Deep beneath its frozen primal oceans, Saturn's moon Enceladus may hide the building blocks of life according to recent research. The finding raises exciting new questions as to whether humanity is alone in the cosmos.
Searching for large amounts of data transmitted by NASA's Cassini probe, researchers discovered that Enceladus emitted "new species of organic compounds" in ice clouds from its subterranean oceans. The substances could become "ideal precursors" for the "synthesis of biologically relevant organic compounds" including amino acids that make up proteins and play a litany of other roles in life as earthlings know it.
The findings were published Wednesday in a study in the Monthly Notices of the Journal of the Royal Astronomical Society.
The researchers found that Enceladus' hydrothermal vents under the ocean are responsible for pushing the compounds into the ice clouds analyzed by Cassini and said that if these vents operate on similar principles to those on Earth, they could Finally, convert chemicals into amino acids.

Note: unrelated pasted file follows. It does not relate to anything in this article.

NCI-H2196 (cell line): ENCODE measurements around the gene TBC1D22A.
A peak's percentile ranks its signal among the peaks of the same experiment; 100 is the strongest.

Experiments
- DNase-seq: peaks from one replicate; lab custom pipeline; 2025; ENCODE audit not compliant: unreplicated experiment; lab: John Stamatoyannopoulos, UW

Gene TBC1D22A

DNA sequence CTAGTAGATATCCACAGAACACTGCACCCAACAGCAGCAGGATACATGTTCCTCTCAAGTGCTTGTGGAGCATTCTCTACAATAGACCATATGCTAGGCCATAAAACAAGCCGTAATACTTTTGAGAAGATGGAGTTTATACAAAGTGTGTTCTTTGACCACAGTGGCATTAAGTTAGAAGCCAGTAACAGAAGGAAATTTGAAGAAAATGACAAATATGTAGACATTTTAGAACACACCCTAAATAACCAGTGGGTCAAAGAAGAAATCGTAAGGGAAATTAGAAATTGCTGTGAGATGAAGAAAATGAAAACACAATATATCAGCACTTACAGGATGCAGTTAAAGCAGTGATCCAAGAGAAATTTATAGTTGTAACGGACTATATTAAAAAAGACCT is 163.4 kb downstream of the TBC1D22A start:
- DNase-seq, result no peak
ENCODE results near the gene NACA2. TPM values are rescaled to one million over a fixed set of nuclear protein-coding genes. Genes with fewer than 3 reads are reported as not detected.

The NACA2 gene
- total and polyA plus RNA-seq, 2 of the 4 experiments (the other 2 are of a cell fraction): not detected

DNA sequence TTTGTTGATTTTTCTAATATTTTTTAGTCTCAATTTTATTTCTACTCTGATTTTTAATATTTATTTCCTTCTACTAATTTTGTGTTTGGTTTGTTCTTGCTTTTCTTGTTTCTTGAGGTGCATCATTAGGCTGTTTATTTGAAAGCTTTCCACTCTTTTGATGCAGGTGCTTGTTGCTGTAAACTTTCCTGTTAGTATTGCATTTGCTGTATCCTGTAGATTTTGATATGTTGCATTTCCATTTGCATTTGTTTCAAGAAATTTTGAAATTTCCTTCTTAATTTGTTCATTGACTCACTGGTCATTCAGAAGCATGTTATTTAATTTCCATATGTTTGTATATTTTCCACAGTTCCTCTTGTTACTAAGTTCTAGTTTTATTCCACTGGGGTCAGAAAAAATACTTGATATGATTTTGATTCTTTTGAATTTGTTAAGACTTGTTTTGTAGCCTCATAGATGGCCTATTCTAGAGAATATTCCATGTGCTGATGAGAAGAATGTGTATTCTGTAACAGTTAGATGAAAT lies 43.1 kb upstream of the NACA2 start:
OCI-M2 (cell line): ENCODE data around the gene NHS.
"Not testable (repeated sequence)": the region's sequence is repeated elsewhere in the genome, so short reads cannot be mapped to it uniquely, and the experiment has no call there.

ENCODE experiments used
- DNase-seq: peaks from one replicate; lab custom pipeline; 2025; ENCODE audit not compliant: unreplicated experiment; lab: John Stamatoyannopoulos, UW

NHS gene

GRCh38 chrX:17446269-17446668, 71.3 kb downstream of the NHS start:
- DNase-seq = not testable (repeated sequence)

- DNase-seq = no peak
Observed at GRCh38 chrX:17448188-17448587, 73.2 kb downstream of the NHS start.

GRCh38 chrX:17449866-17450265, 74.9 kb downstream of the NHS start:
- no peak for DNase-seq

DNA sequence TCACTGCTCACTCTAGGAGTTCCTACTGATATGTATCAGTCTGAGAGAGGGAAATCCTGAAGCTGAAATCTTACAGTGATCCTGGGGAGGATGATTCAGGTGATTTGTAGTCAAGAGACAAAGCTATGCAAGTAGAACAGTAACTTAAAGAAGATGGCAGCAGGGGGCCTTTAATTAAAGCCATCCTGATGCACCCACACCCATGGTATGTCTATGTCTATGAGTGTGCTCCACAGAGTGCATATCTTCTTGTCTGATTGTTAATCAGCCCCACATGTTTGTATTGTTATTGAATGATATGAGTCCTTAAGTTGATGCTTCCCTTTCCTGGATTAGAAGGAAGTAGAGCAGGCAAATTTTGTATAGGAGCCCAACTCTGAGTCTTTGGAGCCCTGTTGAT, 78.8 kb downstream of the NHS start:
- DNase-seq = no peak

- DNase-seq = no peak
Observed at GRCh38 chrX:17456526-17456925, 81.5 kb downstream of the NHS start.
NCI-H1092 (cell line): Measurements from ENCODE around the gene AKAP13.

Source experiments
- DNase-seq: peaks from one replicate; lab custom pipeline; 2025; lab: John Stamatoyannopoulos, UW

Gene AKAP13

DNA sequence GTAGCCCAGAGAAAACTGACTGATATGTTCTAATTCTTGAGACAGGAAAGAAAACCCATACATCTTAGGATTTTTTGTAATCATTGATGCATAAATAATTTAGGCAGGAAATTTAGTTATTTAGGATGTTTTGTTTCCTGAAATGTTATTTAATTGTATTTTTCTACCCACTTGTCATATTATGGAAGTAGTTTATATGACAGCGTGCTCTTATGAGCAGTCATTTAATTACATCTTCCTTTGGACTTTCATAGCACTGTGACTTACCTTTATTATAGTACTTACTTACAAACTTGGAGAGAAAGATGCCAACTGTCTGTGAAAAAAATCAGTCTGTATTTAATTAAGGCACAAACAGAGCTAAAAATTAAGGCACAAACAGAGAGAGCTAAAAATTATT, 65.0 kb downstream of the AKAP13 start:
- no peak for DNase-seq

"We do not yet know if amino acids are needed for life beyond Earth, but finding the molecules that make up amino acids is an important part of the puzzle", Nozair Khawaja, the research team said in a press release:
If the conditions are right, these molecules from the deep ocean of Enceladus could be in the same pathway as we see here on Earth.  Although Cassini's almost 20-year mission ended in 2017 – when NASA plunged the probe into the Saturnian atmosphere in a "grand finale" to gather as much new information as possible, scientists are likely to get the data examine collected for decades.
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